01/18/2013 03:48 pm ET Updated Mar 20, 2013

So What's Your Trillion Dollar Coin?

Flickr: DonkeyHotey

By now you've read about the trillion dollar coin, right? The idea was debated heavily by economists and pundits just last week.

It works like this: The president needs more money to keep his government in business. Because it's running massive deficits the money has to be borrowed. The amount of money that the government is allowed to borrow is limited by something called the debt ceiling. We'll reach this ceiling shortly... within the next few weeks. The only way it can be raised, as per the 14th amendment to the Constitution, is through a vote by Congress. Congress is reluctant to do this. If the debt ceiling isn't raised the U.S. Treasury won't be able to afford all of its current obligations and may default on some. The effects on the economy and the country's credit ratings could be significant.

But can the president get the money from somewhere else? Yes, claim some. His executive branch could mint a trillion dollar coin. Of course. Wait... what?

Only the Federal Reserve is authorized to print more money. But through an obscure loophole, the Treasury is allowed to print a coin for commemorative purposes and assign it a value. Although this is not the intention of the law, the way it's written gives the Treasury the authority to, in essence, create money for itself. Some economists have proposed that the Treasury issue a platinum coin, assign it a value of... let's see... OK... a trillion dollars, and then put it on deposit at the Federal Reserve so it can be used to pay its bills and thus avoid the need to borrow more money and avoid the debt ceiling limitation. Don't you feel silly now looking for a quarter for the parking meter? Plausible, debatable or just downright crazy, the good news it that the White House this week said it would not be going down this road.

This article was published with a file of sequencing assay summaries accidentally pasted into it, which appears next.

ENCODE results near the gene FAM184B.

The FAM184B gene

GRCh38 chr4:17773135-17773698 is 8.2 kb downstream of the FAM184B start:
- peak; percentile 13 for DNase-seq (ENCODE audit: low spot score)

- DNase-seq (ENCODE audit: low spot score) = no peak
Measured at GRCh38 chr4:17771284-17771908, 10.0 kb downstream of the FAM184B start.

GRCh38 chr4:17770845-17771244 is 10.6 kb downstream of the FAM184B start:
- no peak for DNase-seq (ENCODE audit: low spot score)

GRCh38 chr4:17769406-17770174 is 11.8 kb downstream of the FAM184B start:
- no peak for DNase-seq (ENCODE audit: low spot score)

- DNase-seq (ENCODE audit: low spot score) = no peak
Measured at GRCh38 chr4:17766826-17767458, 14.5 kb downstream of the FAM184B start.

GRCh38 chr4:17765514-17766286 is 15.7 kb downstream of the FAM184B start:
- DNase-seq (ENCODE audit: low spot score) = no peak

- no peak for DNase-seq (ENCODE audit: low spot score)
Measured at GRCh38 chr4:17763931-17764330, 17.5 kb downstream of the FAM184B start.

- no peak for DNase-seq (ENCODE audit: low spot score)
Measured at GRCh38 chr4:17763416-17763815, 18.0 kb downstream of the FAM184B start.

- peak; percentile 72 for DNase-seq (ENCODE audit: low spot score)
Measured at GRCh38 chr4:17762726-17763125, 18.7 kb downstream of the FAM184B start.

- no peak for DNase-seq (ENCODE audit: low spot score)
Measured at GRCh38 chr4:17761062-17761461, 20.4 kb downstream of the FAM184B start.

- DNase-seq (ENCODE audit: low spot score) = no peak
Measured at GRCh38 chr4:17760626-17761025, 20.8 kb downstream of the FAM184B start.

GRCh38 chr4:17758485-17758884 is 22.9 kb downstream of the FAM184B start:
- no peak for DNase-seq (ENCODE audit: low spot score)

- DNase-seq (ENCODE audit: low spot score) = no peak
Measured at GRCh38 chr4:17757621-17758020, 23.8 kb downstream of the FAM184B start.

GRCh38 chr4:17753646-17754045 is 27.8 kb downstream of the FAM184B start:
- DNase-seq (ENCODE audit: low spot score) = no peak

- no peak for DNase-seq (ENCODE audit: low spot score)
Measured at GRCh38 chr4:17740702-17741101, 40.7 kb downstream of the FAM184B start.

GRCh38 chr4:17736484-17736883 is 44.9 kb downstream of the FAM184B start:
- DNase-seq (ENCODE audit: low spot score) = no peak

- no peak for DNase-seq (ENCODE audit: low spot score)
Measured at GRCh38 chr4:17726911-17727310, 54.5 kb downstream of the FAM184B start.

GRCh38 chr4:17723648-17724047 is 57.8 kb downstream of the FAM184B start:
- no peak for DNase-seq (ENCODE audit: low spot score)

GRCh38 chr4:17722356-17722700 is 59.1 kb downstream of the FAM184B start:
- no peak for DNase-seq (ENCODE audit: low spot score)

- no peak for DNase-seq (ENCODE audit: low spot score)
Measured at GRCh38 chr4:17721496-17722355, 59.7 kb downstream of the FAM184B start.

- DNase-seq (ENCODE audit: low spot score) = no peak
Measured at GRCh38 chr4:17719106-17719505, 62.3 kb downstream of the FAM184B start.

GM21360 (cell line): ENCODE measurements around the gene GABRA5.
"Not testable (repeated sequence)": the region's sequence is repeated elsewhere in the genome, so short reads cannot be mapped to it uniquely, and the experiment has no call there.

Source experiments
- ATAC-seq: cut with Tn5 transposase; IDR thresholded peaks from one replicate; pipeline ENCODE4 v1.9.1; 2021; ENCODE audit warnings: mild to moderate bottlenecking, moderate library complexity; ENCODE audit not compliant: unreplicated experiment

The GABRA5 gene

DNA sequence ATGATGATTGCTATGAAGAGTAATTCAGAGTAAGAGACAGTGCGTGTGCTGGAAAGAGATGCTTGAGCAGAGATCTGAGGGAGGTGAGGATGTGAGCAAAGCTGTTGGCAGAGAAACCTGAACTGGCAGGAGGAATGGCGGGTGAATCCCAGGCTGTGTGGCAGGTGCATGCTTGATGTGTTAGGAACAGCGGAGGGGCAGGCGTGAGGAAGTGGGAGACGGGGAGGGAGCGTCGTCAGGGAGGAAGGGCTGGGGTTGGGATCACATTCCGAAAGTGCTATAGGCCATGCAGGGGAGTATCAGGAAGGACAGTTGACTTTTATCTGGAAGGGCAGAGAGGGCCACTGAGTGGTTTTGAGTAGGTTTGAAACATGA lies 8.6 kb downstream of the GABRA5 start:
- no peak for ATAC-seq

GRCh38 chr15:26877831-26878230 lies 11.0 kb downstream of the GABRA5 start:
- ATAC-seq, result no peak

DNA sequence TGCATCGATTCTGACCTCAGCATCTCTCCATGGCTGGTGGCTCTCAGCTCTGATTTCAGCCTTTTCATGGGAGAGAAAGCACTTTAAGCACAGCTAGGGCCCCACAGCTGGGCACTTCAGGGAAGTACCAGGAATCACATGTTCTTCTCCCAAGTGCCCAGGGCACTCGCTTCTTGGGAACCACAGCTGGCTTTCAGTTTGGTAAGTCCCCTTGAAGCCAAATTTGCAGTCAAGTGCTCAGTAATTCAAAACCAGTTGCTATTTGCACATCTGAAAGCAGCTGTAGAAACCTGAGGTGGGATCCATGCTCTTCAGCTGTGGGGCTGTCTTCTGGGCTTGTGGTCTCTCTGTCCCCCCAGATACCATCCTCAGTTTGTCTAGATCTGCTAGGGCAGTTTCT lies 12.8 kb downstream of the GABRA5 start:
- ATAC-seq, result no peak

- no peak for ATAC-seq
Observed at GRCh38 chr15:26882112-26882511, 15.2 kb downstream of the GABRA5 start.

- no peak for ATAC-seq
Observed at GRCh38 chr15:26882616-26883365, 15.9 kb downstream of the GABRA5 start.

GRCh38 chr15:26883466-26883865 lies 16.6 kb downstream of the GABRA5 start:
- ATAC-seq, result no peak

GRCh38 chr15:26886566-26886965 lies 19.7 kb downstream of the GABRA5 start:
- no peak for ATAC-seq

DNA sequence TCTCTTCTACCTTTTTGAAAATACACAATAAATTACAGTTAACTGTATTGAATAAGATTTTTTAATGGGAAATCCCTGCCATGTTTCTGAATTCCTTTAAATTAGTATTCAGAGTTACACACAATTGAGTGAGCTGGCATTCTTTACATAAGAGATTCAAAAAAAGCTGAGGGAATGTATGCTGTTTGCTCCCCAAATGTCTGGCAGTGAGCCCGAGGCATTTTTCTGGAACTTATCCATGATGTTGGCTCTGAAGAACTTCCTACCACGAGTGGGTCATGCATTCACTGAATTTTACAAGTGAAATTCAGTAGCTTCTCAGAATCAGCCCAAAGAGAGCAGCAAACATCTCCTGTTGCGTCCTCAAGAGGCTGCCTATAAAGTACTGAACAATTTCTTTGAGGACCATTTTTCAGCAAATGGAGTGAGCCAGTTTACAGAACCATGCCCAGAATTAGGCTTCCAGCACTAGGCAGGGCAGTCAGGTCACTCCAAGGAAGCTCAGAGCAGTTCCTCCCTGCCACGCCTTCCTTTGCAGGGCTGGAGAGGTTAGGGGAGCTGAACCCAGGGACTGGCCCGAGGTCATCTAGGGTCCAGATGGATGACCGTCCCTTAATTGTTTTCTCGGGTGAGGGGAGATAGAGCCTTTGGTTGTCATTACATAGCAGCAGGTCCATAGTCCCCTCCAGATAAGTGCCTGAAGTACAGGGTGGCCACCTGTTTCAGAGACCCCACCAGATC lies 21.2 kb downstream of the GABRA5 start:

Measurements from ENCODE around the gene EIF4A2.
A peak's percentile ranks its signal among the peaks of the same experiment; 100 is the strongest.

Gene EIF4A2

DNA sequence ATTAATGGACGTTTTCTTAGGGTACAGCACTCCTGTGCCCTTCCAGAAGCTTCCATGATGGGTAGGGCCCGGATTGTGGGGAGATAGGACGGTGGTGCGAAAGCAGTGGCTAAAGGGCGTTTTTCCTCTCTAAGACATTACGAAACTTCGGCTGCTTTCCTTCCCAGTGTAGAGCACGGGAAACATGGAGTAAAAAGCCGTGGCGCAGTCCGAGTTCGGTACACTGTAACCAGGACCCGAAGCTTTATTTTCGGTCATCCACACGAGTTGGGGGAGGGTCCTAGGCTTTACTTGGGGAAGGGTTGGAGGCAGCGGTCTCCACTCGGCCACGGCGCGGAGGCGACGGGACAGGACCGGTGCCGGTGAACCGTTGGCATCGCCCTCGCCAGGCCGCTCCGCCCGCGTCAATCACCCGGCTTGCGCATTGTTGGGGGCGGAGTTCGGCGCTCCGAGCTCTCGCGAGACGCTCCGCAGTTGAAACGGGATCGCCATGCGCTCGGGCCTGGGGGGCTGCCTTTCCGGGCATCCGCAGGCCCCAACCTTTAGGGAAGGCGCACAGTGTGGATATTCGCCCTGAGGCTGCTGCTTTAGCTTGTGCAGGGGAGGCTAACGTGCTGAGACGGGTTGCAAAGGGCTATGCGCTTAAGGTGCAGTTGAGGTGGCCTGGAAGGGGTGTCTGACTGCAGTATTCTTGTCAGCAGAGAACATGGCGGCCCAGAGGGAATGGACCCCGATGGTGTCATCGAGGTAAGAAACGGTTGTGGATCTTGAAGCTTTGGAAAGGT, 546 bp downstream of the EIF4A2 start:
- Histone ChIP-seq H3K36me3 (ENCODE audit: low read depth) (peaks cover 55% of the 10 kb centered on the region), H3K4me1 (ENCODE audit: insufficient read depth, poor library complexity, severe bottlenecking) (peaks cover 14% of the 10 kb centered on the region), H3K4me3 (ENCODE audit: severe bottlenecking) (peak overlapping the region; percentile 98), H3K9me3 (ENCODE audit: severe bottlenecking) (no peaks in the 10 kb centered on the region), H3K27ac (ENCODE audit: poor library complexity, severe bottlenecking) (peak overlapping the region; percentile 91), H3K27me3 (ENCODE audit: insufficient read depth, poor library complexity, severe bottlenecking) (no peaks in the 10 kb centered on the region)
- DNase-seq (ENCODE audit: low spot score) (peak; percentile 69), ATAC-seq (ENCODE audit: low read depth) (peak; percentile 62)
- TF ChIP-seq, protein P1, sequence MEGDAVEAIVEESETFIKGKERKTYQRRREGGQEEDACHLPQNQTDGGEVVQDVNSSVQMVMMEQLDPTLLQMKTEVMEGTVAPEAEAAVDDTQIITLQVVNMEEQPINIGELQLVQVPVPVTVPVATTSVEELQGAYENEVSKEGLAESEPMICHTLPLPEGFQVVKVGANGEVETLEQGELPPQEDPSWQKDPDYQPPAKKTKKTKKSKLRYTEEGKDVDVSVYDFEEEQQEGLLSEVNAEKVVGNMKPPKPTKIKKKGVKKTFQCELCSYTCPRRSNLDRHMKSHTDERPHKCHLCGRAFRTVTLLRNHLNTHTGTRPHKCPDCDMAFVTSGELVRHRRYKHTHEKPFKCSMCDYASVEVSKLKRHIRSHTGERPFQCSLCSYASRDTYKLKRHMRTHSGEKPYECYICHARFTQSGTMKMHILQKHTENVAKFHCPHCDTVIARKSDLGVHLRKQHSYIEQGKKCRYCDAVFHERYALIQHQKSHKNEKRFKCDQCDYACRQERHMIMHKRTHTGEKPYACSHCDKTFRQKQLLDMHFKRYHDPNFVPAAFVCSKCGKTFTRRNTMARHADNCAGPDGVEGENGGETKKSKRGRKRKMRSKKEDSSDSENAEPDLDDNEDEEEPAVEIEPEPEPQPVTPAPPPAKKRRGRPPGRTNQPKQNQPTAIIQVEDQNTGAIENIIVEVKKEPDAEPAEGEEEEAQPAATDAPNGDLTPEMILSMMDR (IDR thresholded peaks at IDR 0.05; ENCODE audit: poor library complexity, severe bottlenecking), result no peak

But the debate is important for business people, particularly small business owners. Because it raises a question that we should all be asking ourselves: Is it finally time to immigrate to Canada? And... what's our trillion dollar coin?

At least the president has options. If Congress can be persuaded to authorize another increase to the nation's debt ceiling, the Fed can keep borrowing so that the Treasury can continue to meet our country's obligations. Some economists say that the president can skirt the entire issue by issuing a Federal "scrip" or IOU. He could declare the 14th amendment unconstitutional and continue to spend. Or there's the trillion dollar coin option.

What about your business? What are you options? What if the economy significantly slows? What if you lose that one big customer? Or a key employee leaves? What happens if that job you were depending on falls through? Or a big competitor moves in down the road? Do you have options? Do you have funds available to see yourself through the storm until you right your ship? Or, at a minimum, a very good cocktail bar somewhere nearby? Unlike the U.S. government (at least for now) you can't just borrow more. Or issue a trillion dollar coin.

This is what's always on the minds of smart business owners I know. A typical employee may only have two weeks job security. If you're running a small business you might be able to survive a few months if the you-know-what hits the fan. But what about after that?